USING REAL SCIENTIFIC DATA ABOUT DAILY LIFE TO LINK ENVIRONMENTAL ISSUES TO ECOLOGICAL PROCESSES IN SECONDARY SCHOOL SCIENCE CLASSROOMS
Yael Wyner (Lead PI, email@example.com , CCNY), Rosamond Kinsler (PI, American Museum of Natural History), Jonathan Becker (Co-PI, Virginia Commonwealth University), Rob DeSalle (Co-PI, American Museum of Natural History)
We have refined and tested two case study units on contemporary issues in ecology for urban middle and high school students underserved in their connection to nature. The case studies are based on two Science Bulletins, digital media stories about current science produced by the American Museum of Natural History (AMNH), which use current scientific data to link ecological principles to real-world environmental issues, and to link issues to human daily life. One unit asks: “How might snowy and icy roads affect Baltimore’s water supply?” The other asks: “How might being able to drive between Los Angeles and Las Vegas in just four hours put bighorn sheep at risk?” The units provide source material and real data for students to investigate these questions, video profiles of scientists that engage students in the science and the research, and the Museum Science Bulletins media for students to analyze and connect the questions to broader ecological principles and issues. We used these modules to research the following question: “Can curricular units that link environmental issues to ecological principles through analysis of real data from published research on the environmental impacts of familiar everyday activities improve student learning of ecological principles, personal and human environmental impacts and the nature of scientific activity?” Randomized control trials in the classrooms of 19 ninth grade NYC public school teachers were used to evaluate the efficacy of the modules. Assessment items from New York State Regents exams were reviewed and new assessment items were developed, field tested, and analyzed for validity and reliability. Students in the experimental and control classrooms were pre- and post-tested using the assessments. In addition, teachers completed pre-post surveys, and stratified samples of teachers were observed and interviewed. Analyses indicate that treatment students showed significantly higher gains than control students on learning of ecological principles and human impact.We developed a summative module on oyster harvesting in the Chesapeake Bay. All the curricular resources are being disseminated online through the website of the American Museum of Natural History. Currently, we are developing a compendium of Ecology Disrupted case studies to distribute as an environmental science workbook.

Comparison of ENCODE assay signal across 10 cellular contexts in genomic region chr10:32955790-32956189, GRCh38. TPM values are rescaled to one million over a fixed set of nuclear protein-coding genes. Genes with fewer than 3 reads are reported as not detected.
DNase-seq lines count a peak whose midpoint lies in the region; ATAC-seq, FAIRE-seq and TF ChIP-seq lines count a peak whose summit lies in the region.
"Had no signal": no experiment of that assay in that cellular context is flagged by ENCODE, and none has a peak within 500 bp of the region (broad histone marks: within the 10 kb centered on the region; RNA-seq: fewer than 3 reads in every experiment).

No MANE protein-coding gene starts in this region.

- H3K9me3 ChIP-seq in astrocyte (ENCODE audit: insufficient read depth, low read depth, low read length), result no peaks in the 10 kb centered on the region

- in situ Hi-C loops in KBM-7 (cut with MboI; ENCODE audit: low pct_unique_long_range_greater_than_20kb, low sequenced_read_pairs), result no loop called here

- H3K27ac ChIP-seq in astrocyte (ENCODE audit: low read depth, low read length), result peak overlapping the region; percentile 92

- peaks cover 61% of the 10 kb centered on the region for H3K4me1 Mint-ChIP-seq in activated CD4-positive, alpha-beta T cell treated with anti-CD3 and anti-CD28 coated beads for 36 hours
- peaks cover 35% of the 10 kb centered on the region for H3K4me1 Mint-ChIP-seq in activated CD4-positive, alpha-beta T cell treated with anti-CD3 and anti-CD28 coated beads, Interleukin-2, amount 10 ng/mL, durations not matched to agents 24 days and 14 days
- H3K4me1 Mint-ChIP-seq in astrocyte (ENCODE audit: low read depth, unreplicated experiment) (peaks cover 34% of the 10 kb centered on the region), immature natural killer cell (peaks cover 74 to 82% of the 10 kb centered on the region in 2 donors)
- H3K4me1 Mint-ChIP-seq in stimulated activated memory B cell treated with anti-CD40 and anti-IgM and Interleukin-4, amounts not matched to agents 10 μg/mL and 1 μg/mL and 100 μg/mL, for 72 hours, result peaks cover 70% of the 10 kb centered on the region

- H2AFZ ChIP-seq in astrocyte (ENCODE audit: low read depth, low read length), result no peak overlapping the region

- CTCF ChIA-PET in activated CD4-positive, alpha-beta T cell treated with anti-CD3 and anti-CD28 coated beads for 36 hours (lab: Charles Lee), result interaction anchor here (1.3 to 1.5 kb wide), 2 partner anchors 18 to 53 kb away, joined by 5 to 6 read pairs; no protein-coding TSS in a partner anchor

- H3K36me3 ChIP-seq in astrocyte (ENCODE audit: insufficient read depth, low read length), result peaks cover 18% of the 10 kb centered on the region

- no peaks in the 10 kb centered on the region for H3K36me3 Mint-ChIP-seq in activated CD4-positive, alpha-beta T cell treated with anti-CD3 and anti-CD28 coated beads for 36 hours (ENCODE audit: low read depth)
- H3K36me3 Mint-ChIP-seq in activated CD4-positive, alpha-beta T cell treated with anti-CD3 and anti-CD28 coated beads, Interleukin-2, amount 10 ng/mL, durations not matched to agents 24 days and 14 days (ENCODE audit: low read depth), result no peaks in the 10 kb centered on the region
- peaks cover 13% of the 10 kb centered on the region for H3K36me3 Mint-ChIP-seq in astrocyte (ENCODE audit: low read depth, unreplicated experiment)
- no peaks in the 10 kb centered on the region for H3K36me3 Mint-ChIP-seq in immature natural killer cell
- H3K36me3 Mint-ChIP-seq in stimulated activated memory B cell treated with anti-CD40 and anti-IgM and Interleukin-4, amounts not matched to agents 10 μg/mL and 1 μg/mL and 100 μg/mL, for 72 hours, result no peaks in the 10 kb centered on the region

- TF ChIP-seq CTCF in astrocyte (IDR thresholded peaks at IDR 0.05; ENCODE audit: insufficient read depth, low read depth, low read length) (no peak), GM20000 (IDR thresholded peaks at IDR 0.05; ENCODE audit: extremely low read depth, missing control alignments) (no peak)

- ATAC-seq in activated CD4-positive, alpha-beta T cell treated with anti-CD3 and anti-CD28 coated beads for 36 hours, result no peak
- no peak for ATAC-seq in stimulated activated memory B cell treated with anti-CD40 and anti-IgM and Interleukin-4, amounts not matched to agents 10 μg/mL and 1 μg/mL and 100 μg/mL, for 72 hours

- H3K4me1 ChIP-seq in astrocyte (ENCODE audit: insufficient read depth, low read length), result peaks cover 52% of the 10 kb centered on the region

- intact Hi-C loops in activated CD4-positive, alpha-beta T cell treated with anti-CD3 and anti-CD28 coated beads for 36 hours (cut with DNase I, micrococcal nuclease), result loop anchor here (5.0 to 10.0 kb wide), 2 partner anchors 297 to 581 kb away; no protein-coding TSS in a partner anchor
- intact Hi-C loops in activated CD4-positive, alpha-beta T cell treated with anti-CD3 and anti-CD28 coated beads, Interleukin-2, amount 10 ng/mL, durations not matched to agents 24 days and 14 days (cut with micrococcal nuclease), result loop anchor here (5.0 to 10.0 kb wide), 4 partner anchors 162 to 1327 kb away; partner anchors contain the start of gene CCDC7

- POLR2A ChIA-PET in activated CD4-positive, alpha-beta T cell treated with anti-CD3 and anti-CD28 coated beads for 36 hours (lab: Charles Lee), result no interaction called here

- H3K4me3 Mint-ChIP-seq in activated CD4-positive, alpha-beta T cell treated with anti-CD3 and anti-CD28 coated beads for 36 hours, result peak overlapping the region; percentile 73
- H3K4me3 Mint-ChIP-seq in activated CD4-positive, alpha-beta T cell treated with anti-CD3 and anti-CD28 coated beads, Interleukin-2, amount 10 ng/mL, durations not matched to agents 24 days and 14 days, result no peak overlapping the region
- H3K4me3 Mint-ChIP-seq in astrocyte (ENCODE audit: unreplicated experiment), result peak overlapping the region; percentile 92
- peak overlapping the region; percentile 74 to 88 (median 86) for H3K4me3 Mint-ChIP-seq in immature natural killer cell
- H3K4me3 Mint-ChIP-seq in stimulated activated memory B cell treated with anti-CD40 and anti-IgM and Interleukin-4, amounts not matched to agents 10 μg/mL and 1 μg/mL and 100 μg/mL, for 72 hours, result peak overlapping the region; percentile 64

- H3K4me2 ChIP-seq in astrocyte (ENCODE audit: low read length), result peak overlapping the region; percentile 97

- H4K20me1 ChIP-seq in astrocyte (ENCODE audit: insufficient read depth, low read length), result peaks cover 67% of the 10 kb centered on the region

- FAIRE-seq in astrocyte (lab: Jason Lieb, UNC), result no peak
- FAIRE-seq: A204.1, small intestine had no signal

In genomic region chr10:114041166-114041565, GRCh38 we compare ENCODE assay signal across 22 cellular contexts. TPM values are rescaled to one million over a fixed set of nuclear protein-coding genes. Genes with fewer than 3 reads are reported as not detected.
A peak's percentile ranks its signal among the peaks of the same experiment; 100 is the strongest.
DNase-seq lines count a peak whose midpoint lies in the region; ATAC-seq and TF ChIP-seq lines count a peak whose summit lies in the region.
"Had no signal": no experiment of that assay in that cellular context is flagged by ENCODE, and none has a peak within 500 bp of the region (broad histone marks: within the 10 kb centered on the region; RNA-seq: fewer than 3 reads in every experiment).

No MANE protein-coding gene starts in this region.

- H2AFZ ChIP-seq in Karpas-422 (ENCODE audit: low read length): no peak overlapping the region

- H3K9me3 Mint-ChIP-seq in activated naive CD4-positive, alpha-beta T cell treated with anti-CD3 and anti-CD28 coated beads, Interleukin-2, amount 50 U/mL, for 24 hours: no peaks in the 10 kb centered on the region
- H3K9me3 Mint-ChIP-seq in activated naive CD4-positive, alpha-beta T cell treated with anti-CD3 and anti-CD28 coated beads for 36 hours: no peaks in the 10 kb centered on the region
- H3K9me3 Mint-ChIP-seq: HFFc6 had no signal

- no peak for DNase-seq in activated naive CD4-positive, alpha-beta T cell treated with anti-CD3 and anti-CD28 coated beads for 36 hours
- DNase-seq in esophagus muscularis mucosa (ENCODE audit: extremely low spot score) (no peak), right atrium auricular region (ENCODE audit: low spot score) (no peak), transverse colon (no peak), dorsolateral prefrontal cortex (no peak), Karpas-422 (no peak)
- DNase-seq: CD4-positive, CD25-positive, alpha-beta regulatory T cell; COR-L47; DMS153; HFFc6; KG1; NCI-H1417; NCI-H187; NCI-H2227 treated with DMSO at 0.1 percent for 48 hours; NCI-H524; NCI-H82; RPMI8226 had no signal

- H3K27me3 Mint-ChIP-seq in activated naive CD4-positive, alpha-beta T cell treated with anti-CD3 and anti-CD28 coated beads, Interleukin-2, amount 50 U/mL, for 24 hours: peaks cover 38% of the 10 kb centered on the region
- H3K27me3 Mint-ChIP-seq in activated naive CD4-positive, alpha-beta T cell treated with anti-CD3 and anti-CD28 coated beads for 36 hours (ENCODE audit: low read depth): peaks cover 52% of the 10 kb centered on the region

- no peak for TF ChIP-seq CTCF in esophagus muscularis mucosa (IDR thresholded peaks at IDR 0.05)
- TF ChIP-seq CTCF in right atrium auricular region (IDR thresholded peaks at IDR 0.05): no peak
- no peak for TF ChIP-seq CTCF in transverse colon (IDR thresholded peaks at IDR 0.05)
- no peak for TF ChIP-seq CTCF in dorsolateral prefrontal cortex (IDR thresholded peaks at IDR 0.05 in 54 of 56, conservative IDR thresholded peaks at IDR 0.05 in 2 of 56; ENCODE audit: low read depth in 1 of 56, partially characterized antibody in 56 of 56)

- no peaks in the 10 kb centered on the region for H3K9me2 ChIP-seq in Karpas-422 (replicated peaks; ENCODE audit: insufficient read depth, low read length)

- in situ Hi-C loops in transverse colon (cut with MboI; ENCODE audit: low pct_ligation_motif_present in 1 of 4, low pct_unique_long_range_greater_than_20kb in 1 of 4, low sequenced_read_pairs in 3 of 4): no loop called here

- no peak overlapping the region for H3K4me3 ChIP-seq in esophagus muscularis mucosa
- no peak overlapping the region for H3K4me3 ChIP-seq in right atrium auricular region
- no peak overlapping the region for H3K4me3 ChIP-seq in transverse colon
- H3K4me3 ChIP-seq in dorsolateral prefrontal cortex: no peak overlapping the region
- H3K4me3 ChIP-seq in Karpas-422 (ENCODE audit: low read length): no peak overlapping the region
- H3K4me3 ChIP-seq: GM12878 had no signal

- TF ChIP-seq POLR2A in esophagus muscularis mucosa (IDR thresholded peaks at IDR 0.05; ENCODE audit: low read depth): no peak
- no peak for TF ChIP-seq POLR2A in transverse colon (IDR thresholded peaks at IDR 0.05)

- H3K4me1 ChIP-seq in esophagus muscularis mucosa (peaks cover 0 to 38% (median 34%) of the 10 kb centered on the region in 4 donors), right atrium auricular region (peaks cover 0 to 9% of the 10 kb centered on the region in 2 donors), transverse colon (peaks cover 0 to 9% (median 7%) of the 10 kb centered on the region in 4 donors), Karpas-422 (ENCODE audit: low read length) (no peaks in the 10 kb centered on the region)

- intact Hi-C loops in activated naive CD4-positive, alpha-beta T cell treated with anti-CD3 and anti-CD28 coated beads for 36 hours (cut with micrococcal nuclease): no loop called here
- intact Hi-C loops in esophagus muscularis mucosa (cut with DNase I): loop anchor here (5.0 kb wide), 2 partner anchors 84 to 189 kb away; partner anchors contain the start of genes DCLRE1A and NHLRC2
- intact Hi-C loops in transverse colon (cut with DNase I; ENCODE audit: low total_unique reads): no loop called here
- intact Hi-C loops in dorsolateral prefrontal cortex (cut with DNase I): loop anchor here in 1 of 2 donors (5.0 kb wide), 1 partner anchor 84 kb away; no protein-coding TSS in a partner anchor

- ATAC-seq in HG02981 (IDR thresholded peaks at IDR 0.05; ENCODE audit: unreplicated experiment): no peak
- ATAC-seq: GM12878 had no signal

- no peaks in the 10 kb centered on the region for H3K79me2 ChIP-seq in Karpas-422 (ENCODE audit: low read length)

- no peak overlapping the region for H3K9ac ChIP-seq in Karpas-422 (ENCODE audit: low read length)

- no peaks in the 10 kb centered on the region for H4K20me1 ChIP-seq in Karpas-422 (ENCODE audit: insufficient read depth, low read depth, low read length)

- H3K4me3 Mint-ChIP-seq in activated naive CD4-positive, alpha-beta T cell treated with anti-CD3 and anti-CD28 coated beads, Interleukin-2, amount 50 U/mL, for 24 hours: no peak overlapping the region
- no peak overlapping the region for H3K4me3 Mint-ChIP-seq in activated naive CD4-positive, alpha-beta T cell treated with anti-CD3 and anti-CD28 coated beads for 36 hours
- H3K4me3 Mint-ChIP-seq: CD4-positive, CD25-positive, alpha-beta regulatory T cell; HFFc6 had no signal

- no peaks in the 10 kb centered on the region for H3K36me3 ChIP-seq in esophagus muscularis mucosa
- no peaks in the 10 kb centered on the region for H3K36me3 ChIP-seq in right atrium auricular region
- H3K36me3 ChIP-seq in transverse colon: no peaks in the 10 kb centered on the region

Funding:$997,511, NSF Discovery Research